Prosanctus Inferi – Hypnotic Blood Art (2020)

The last Prosanctus Inferi album, Noctambulant Jaws Within Sempiternal Night, was a masterpiece of dark, blasphemous, and intricate black/death metal. But it’s been seven years since, and as was hinted by the Pulpit Sycophants demo from last year, the new album Hypnotic Blood Art is a considerably different beast. Far more streamlined and almost entirely without the juxtaposition of contrasting voices that made previous work such a twisted listen, Hypnotic Blood Art initially can throw fans of the band for a loop. The core sound is still present, make no mistake; texturally, this is as revulsive as metal gets, a legitimate musical defecation on any wishy-washy notion of morality one cares to define. Moreover, Prosanctus Inferi continue proudly holding the standard for songwriting in the old metal tradition, restoring the riff to its preeminent position and sparing not one moment for the atmospheric bloat that has plagued the underground for so long.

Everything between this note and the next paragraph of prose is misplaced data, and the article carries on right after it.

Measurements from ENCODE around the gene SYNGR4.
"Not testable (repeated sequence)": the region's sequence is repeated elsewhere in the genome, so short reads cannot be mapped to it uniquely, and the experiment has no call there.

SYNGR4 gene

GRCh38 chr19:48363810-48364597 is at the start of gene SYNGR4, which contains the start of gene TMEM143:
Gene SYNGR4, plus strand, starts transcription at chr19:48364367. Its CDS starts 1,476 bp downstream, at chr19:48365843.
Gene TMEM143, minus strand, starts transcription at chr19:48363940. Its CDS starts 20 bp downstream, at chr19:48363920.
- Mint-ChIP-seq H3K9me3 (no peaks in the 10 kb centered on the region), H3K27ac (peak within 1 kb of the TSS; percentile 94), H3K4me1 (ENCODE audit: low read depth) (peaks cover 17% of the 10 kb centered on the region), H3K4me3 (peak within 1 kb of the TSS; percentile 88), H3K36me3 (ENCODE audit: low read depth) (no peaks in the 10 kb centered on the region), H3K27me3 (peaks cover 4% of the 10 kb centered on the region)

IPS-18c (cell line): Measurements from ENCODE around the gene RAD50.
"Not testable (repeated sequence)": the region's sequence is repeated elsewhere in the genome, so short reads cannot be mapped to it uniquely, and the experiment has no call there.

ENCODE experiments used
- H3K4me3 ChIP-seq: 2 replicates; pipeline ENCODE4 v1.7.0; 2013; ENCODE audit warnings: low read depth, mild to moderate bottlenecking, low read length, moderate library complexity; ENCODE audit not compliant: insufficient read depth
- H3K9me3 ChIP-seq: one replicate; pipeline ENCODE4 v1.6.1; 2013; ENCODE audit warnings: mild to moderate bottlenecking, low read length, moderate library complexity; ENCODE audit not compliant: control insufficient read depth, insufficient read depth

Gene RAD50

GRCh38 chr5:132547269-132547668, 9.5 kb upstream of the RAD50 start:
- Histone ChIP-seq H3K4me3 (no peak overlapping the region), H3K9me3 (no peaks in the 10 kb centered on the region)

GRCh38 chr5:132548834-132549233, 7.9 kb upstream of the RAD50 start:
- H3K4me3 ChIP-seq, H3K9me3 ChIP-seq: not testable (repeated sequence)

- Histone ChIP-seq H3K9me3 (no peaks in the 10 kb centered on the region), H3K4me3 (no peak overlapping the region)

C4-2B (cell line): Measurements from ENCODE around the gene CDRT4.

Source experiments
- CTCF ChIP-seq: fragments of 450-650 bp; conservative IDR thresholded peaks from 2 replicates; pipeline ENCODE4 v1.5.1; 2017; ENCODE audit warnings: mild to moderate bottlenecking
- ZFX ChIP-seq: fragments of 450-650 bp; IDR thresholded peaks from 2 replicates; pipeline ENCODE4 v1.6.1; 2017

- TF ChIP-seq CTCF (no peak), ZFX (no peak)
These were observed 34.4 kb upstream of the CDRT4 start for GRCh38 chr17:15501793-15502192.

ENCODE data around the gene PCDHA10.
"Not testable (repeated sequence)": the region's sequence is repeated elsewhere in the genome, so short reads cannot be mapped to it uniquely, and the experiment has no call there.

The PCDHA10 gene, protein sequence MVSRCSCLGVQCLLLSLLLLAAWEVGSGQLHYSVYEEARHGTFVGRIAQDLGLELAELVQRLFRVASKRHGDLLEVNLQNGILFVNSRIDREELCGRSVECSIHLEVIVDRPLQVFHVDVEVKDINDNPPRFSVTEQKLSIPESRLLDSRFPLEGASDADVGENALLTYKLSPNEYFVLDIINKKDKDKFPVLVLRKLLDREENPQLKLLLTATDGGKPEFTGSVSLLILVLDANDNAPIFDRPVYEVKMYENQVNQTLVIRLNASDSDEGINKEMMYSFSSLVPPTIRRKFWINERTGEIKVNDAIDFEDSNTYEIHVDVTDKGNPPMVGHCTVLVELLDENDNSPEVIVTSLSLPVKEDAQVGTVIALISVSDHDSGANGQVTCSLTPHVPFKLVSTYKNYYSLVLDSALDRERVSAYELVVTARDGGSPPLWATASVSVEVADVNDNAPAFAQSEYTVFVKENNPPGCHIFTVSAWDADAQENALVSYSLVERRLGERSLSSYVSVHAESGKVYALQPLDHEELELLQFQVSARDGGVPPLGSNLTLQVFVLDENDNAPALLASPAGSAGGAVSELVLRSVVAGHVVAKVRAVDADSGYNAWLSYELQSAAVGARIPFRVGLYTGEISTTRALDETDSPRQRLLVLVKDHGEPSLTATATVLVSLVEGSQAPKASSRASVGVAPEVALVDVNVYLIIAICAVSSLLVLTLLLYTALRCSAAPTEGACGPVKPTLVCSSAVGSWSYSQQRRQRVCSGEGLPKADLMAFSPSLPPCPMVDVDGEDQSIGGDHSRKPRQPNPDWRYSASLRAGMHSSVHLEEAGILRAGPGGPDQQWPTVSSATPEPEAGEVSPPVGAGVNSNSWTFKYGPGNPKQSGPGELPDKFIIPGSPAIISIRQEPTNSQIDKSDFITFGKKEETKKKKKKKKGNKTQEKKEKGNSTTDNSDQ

Still, it is surprising to discover that what, on the Pulpit Sycophants demo, appeared to be only a rough draft of things to come, has in fact turned out to be the complete sound, sealed and delivered, on the new album. A bit of a curve ball, this, to revert to origins at this stage, considering how the band has been on an outward trajectory, technically and theatrically, for the last decade. The intention here is to douse the listener, minus all distractions, in a concentrated bath of the most basic elements that make up Prosanctus Inferi. This has induced what I think of as the taffy effect, where the essence of the music hasn’t really changed, but it’s all just that much more stretched out and operating at three-fourths speed. The side-effect of this is a sameness of rhythms, a criticism that could never be leveled at the previous album and its organically chopped-up nature, making the longer running time here a somewhat blurred affair. Most sorely missed, however, is the unpredictability, and the tension-release dynamic emerging from it, that made Noctambulant Jaws Within Sempiternal Night so exhilarating. Hypnotic Blood Art is still worth owning for the student of this particular sound, especially so, perhaps, in light of the above caveats; the band’s integrity and genre awareness remain beyond reproach as usual, but as a follow-up to the last album, it leaves something to be desired.

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